A long-debated plan to regulate pesticide use in Portland heads to a public hearing Monday evening, but city councilors will likely postpone action and continue the debate because of more than a half-dozen proposed amendments.

Mayor Ethan Strimling said last week that he will support putting off action on the ordinance and amendments until the next council meeting to give people, including a newly elected councilor, time to digest the proposal and all the proposed changes.

“I am ready to vote on the bill and amendments,” Strimling said. “But I am fine with giving folks a little more time if they need it.”

The ordinance recommended in October by the council’s Sustainability and Transportation Committee differs drastically from the one drafted by a task force appointed by Strimling. It’s aligned more closely with an ordinance adopted by South Portland in August 2016, which prioritizes organic lawn care, emphasizes public education and empowers a committee – not the city manager – to grant waivers for synthetic pesticides.

City Councilor Spencer Thibodeau, who chairs the committee, said he will ask fellow councilors to adopt the committee’s ordinance without changes. He predicted the ordinance would continue to evolve after the council sees how the implementation goes in South Portland.

“I honestly think that is the strongest product,” Thibodeau said. “I think it’s a really important first step on restricting pesticides for the city, but it’s not the only step. It’s going to require more attention in the future and a good following of what’s going on in South Portland.”


Portland’s ordinance would ban the use of synthetic pesticides on public and private property in an effort to protect natural resources and public health. Organic pesticides would be allowed, as would synthetic substances listed as “allowed” in the U.S. Department of Agriculture’s National List of Allowed and Prohibited Substances and other pesticides deemed to be “minimum risk” in the Federal Insecticide, Fungicide and Rodenticide Act.

It includes exemptions for “emergency situations and when an imminent threat to the health and welfare of the public exists.” Those include treatments for poison ivy, ticks and termites, among others. Other exemptions exist for so-called heritage elm trees; public rights of way; invasive pests such as browntail moths; Hadlock Field; and golf courses that are designed through Audubon International as a Certified Audubon Cooperative Sanctuary.

The ordinance contains a waiver process, whereby a landowner can seek permission from a specially designated committee to use a prohibited pesticide. If the panel denies the waiver, the applicant would be able to appeal the decision to the city manager.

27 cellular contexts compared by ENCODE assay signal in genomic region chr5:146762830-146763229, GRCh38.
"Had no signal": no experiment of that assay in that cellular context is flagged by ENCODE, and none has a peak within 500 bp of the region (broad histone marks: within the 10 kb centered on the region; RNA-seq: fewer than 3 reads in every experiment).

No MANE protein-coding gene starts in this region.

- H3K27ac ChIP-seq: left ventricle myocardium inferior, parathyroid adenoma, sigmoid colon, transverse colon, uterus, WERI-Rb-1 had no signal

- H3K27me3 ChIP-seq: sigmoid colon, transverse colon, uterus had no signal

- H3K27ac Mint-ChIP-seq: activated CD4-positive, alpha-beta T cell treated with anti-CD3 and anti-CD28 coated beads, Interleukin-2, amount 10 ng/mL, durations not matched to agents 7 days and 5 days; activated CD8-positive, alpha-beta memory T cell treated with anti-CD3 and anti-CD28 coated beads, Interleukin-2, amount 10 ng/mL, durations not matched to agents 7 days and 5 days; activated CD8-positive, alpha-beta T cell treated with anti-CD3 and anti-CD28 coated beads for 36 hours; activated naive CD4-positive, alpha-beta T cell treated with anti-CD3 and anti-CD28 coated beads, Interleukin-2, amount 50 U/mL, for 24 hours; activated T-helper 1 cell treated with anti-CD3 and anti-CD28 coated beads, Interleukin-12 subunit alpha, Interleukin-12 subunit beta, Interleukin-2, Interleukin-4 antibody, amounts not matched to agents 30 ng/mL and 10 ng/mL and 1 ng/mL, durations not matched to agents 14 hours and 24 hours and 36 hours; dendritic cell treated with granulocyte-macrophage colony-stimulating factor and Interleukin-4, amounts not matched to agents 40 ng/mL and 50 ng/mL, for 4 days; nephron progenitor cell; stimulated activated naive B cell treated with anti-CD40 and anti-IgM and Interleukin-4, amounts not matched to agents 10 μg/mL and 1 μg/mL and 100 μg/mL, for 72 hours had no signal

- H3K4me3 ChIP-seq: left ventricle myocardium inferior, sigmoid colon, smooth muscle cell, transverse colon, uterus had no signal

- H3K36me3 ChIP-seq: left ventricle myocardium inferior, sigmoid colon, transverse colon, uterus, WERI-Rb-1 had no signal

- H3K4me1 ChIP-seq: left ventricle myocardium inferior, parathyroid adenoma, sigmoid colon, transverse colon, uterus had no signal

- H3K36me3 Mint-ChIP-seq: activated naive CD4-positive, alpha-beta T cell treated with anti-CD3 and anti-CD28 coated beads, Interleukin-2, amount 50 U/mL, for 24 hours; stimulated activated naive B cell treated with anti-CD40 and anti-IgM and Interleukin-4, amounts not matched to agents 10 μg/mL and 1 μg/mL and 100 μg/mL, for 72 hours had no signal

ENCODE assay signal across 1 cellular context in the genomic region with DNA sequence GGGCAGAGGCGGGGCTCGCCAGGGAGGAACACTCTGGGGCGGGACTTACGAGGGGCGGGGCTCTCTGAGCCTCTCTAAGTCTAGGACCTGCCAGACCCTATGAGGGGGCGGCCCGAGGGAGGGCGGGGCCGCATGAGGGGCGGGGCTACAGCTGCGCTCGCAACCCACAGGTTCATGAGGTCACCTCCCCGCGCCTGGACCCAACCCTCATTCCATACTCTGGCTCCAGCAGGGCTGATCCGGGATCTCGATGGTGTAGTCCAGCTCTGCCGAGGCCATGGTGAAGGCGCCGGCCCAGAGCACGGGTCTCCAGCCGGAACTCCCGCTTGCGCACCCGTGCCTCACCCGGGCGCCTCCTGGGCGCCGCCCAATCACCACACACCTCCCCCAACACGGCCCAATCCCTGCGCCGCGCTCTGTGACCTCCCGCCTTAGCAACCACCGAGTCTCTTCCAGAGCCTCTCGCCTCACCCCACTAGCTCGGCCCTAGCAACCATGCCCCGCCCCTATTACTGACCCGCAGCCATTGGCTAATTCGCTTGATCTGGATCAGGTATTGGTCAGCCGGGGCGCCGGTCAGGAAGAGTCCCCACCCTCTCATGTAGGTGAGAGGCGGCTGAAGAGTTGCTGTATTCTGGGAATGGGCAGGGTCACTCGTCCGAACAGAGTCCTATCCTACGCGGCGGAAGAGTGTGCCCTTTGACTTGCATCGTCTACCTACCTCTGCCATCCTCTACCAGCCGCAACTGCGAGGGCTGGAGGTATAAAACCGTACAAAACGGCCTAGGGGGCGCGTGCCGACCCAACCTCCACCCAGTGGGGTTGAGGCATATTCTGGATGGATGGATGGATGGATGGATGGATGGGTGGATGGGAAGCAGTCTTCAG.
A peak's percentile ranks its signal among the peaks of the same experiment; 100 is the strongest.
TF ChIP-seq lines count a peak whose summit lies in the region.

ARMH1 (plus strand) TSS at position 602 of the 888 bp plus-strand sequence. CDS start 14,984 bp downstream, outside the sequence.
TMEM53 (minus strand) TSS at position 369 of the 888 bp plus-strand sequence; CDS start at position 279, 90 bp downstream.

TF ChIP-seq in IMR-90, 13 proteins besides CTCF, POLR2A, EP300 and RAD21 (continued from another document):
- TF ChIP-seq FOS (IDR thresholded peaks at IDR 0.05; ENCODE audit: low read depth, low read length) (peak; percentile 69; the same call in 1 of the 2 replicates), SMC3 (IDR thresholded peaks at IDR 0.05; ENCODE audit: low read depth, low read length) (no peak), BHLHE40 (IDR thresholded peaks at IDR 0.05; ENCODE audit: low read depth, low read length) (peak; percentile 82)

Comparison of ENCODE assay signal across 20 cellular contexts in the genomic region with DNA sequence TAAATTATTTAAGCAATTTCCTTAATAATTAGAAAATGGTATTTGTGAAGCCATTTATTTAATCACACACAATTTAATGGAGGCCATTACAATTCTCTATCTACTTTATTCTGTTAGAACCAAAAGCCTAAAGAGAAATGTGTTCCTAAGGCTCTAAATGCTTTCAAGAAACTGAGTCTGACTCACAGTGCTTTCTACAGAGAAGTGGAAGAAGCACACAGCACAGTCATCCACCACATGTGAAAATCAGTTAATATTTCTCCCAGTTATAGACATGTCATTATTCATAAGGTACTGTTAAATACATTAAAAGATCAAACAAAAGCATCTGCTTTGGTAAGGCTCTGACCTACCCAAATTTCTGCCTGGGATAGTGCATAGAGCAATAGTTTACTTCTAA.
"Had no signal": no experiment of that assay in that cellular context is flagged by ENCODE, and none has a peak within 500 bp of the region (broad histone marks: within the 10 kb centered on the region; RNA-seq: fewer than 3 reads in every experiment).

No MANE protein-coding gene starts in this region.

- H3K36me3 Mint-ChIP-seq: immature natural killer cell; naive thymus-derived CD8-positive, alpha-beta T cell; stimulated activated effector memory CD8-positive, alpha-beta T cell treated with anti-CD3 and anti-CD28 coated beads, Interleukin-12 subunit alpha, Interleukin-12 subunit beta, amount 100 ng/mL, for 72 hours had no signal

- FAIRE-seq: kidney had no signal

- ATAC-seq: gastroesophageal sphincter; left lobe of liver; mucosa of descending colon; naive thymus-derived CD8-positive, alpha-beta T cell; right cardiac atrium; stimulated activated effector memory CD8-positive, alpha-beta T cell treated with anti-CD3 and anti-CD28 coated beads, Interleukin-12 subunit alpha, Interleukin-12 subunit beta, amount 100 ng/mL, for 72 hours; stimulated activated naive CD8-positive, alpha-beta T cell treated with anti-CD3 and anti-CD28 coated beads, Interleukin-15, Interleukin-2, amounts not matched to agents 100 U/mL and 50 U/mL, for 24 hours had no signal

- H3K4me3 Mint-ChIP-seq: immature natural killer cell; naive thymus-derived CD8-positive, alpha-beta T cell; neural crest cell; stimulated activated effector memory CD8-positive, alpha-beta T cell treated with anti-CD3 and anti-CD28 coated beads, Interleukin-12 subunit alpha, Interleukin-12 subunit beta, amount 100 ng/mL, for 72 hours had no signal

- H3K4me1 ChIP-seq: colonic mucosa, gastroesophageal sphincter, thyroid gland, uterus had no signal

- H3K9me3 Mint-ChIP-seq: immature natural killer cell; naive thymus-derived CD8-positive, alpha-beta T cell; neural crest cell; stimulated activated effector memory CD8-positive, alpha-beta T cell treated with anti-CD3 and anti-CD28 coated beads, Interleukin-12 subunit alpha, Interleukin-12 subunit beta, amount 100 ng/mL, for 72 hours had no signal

Properties treated with prohibited pesticides must be posted with signs that meet specific requirements in the ordinance.

The ordinance would take effect for public properties on March 1, 2018; private properties by Jan. 1, 2019; and high-use athletic fields by Jan. 1, 2021.

Violations of the ordinance could result in fines ranging from $100 to $500.


The city staff estimates that the ordinance could cost up to $700,000 to implement. The additional costs would be for new employees, equipment and up to a $250,000 set-aside to replace the turn on athletic fields.

The staff is seeking six amendments to the committee’s ordinance, according to a memo to councilors from City Manager Jon Jennings and Sustainability Coordinator Troy Moon.

Those amendments would allow a city administrator to grant waivers, rather than the committee, for synthetic pesticide use; totally exempt high-use athletic fields; delay implementation on public property from March 1 to Jan. 1, 2019; eliminate the requirement that the city staff person serving on the Pesticide Management Advisory Committee be certified in organic land management; and add a sunset date of Dec. 31, 2023, for the ordinance, which could be extended by a vote of the council.

Portland Protectors, the anti-pesticides group that has been lobbying for a strict, pro-organic ordinance for about two years, opposes the staff amendments.

“All (of the amendments) would weaken the public health provisions and the public oversight,” said Avery Yale Kamila, the group’s co-founder. Kamila, who also writes a column for the Maine Sunday Telegram, said the group supports amendments being proposed by Strimling and City Councilor Pious Ali.

“If the City Council adopts the proposed ordinance – or better yet a further strengthened version – Portland will become a leading organic city,” she said.


One of Strimling’s amendments would prohibit the application of any pesticide, including organic and synthetic, within 250 feet of any water body or wetland. The other would empower a landowner or resident to appeal any waivers granted for the use of synthetic pesticides on a neighboring property.

And Ali said he may offer three amendments. One would allow only Audubon-certified golf courses to use prohibited pesticides on the tees and greens, while another would remove the exemption for invasive insects. His third would increase the number of people on the seven-member Pesticide Management Advisory Committee with organic credentials from three to four.

“Using synthetic pesticides to treat invasive insects is controversial, as seen in Freeport this year and Cumberland last year,” Ali said in an email. “In both cases there was a large public outcry after plans were announced to spray a synthetic pesticide on a brown-tail moth infestation. In both cases, plans were changed to use an organic-approved pesticide.”


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